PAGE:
The test will run for a period of time determined by the appliance type, and will give the current, peak and permitted levels of CO (and CO2 if you are testing for that). The Sprint Pro doesn’t let you print or save the results until you have completed at least the minimum period required, and if your findings approach or exceed the permitted level you will be offered a chance to repeat the procedure. 

Of course, some of these tests run for extended periods (fifteen minutes and more), and if there are high levels of CO around, waiting for the test to finish could be dangerous. Don’t worry, because the Sprint Pro has you covered for that as well: if dangerous levels are detected it will sound an audible alarm so that you can leave the area.  

Things to remember when room safety testing with a Sprint Pro 

Please bear in mind that, like any analyser, the Sprint Pro acts in an advisory capacity only and in some circumstances – for example, where results are not clear-cut – the Sprint Pro will ask you as the engineer to declare the test a pass or fail, and will record that decision. Ultimately it is your responsibility to make sure any room safety test is correctly performed, in line with local regulations. If the data does not support the result, or if you think it may be wrong or unreliable (for example, due to the presence of cigarette smoke or vehicle exhaust fume), then you must repeat the test and/or seek expert advice. 

Our Partnership with Gasway


Founded in Norwich in 1982 Gasway Services Ltd have over 40 years industry experience, with over 200 contracted engineers. They are experts in all boiler types. Gasway are the largest heating company in the East of England. With 4 offices, 2 in Norwich and the other 2 in Colchester (Gasway are a subsidiary company of Flagship Group and has acquired Colchester-based Blueflame Services).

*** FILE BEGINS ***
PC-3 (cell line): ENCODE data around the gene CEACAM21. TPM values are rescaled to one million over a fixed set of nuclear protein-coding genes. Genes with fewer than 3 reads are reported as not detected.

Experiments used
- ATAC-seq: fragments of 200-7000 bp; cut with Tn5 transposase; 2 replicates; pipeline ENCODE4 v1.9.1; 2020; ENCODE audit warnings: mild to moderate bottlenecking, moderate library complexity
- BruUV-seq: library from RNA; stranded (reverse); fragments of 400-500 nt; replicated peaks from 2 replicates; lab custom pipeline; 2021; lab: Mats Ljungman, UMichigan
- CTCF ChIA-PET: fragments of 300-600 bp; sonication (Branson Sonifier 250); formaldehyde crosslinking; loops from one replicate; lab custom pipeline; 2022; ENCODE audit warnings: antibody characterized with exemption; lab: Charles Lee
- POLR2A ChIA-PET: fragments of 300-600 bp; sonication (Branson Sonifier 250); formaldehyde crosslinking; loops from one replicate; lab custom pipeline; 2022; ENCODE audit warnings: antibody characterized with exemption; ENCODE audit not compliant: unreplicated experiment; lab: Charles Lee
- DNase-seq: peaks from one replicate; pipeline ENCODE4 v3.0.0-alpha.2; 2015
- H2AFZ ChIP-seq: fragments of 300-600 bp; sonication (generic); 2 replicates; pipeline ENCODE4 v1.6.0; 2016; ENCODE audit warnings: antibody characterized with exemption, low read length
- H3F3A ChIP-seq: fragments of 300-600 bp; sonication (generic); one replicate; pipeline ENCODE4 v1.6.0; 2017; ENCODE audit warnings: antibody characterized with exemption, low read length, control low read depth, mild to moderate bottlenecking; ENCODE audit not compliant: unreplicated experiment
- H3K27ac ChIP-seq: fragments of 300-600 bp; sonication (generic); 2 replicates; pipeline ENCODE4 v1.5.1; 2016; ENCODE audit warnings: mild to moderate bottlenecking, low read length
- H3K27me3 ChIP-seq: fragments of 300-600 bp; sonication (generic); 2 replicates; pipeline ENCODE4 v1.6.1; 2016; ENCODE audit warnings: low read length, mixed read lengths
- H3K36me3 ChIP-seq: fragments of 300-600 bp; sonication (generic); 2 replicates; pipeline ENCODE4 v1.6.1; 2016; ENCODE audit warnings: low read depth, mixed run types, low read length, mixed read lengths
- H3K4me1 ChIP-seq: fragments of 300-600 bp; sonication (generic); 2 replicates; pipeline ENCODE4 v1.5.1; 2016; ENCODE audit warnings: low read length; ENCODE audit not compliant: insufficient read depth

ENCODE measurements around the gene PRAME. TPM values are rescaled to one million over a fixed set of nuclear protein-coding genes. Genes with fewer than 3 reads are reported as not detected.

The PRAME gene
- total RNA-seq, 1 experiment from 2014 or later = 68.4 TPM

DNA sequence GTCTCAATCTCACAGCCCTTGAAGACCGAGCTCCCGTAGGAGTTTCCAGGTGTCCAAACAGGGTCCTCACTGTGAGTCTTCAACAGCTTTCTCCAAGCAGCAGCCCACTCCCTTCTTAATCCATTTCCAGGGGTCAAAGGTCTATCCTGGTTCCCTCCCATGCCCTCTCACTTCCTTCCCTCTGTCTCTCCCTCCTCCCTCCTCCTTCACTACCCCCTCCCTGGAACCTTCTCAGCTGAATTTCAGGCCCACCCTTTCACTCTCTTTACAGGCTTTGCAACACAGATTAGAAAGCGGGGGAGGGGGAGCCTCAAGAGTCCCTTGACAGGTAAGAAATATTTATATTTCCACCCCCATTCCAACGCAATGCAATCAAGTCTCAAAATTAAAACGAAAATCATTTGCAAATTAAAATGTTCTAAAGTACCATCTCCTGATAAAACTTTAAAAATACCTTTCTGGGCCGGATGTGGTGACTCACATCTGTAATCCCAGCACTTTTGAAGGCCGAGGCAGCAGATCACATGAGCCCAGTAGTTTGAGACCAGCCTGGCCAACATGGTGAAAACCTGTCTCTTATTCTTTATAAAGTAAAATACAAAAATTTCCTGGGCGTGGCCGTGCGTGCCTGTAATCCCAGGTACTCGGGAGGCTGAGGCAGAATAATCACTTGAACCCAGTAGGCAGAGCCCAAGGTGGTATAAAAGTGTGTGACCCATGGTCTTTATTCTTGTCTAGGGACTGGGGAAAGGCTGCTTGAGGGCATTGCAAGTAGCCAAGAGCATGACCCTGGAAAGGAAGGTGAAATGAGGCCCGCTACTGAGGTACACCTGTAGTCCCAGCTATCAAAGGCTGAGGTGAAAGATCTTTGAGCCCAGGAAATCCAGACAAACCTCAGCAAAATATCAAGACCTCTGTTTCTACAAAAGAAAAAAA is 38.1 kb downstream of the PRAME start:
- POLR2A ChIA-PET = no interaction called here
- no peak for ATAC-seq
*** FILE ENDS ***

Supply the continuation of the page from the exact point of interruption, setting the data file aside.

Their team of engineers help thousands with their heating. Gasway specialise in gas appliances and boilers, providing services for all kinds of heating systems including gas, oil, electrical and LPG. As well as renewable technologies, commercial heating, and electrical services. Gasway install, repair, service, and even offer you a boiler cover plan to protect your heating system.

Views on HVAC

Renewable heating solutions are becoming more popular, with the UK Government’s new low carbon agenda. The burning of gas is responsible for more carbon dioxide than any other fuel source. To hit net zero by 2050 there are several ways that need to be achieved. There are many ways that we need to change our lives in order to help achieve this. Gasway acknowledges that they have a part to play in helping to achieve net zero by 2050. They have a dedicated department that focuses purely on renewable energy with future aims to expand in the future. Alongside this Gasway are aiming to offer more apprenticeships dedicated to renewable energy. These initiatives highlight that they believe in renewable energy as well as the possibility for hydrogen to play a part in this.

Working with AntonbyCrowcon

Gasway Services Ltd has been a partner of AntonbyCrowcon for over 3 years. They have provided their engineers with equipment that they can rely on when servicing gas, and oil boilers. Through continuous communication with their service team, our partnership has provided Gasway with the confidence to provide expert advice to their customers. “AntonbyCrowcon provide our engineers with reliable, multi-purpose equipment that not only ensures the safety of our workers and our customers. But also allows our engineers to carry less equipment and work more efficiently.”

The Gas Safe Register was introduced to protect the public from rogue gas engineers and plumbers. Millions of lives are put at risk by faulty gas work every year and illegal work costs millions of pounds annually to fix. Gas Safe makes sure that everyone on its register is competent to carry out the type(s) of gas work they’re registered for, and their registration is updated every year. Making it very easy to check if the engineer completing work on your behalf is authentic. If a Gas Safe-registered contractor breaches the terms of their registration, Gas Safe can investigate them and may revoke their registration. Gasway are investing in UK manufacturing to give customers and engineers the safety that they require and can rely on.

Did you know about the Sprint Pro differential temperature monitor?